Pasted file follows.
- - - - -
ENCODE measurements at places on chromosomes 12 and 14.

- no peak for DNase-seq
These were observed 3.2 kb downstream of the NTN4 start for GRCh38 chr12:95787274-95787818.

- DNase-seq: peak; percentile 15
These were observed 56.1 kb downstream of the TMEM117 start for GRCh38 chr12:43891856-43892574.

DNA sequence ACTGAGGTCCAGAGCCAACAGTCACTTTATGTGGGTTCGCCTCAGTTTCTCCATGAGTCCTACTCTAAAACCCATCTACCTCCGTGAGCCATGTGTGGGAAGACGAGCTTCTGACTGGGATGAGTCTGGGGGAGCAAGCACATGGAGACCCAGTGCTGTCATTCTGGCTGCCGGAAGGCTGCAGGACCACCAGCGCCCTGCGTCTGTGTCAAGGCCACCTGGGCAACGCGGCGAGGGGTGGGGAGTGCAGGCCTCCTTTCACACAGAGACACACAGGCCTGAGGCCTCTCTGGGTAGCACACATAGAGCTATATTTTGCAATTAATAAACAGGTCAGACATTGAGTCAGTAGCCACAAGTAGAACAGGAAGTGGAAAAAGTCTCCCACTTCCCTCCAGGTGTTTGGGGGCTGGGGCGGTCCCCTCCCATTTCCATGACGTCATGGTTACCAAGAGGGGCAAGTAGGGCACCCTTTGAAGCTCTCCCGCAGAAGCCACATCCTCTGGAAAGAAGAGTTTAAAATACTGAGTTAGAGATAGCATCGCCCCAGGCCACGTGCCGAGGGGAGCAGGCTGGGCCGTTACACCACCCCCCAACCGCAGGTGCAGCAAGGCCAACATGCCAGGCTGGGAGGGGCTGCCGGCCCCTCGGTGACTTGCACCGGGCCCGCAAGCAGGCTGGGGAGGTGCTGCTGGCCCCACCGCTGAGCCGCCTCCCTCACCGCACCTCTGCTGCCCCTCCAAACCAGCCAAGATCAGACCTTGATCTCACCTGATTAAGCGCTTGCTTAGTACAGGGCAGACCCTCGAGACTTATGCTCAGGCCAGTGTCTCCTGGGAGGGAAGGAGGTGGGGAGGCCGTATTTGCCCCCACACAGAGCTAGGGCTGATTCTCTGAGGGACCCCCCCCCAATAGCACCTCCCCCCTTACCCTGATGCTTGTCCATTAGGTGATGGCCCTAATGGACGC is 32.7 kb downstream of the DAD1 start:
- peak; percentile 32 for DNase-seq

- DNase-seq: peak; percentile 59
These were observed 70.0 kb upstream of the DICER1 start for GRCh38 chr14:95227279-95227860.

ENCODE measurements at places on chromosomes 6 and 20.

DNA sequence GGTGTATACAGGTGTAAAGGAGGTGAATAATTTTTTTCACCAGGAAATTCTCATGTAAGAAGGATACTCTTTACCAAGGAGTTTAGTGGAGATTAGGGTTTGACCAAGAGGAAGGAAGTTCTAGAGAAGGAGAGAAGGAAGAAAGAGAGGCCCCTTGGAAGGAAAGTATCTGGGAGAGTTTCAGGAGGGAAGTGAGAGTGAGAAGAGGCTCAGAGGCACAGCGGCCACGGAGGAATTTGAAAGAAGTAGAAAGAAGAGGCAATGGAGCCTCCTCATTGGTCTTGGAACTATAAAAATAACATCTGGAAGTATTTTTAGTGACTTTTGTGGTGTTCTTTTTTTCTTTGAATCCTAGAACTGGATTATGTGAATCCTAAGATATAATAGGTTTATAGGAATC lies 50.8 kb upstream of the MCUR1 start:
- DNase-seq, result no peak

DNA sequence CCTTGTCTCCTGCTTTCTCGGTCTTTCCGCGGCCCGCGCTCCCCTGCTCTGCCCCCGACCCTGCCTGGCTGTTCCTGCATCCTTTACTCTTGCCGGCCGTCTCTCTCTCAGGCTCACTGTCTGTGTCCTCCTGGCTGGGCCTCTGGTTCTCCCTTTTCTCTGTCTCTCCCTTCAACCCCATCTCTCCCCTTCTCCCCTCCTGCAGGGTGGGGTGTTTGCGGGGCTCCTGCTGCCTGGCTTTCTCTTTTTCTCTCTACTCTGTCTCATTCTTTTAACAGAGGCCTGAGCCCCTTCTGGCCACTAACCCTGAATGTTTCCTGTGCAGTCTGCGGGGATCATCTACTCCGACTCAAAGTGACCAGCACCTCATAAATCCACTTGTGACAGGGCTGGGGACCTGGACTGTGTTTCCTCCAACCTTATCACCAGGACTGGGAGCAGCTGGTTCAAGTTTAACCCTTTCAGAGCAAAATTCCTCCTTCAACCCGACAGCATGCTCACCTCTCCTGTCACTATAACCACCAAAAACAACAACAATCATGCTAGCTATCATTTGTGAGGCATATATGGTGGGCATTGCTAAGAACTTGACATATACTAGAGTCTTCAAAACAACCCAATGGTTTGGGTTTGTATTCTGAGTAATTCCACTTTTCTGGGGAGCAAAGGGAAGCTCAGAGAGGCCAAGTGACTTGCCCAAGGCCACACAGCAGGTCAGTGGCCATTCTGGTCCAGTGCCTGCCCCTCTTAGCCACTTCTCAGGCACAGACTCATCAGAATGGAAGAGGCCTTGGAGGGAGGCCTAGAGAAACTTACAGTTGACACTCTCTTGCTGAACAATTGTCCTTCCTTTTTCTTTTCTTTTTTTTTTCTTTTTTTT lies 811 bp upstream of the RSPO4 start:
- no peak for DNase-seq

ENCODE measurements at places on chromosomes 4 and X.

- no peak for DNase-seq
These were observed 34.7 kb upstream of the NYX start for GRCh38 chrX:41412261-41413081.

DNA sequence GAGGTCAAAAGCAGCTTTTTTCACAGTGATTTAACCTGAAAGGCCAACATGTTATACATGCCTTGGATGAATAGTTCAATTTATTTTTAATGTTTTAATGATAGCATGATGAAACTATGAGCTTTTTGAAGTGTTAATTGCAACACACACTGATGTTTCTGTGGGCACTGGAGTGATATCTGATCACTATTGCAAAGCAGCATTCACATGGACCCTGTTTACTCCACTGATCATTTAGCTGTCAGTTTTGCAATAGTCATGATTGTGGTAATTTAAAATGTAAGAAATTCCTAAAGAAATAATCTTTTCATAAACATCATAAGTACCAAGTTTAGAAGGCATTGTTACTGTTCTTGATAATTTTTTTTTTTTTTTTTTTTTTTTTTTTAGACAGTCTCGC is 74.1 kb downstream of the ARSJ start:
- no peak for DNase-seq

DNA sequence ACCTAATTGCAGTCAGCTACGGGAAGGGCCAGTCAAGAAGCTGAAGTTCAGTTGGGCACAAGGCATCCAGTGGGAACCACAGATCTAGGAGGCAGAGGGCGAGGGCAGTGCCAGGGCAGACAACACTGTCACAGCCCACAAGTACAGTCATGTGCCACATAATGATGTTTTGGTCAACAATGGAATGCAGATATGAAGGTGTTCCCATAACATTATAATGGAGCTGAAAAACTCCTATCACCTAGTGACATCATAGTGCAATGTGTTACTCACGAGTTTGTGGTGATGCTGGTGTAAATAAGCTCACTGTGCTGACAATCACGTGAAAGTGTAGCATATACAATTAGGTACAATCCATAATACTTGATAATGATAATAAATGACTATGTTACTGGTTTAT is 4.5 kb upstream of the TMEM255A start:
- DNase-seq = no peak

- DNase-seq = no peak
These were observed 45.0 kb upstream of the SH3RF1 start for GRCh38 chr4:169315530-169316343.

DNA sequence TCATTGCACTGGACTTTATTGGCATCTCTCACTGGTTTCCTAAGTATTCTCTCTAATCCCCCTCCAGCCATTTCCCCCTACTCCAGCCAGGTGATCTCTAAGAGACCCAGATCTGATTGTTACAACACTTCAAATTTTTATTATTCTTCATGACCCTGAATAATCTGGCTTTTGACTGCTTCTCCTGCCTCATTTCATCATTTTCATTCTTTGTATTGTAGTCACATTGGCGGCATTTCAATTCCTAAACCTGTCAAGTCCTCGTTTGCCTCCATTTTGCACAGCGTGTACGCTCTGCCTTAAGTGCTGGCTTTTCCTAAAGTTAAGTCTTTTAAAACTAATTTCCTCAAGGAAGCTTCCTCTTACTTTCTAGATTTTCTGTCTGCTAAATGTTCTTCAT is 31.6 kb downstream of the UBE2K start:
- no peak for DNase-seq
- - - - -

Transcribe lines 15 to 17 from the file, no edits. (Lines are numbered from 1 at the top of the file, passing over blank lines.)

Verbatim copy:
ENCODE measurements at places on chromosomes 4 and X.

- no peak for DNase-seq
These were observed 34.7 kb upstream of the NYX start for GRCh38 chrX:41412261-41413081.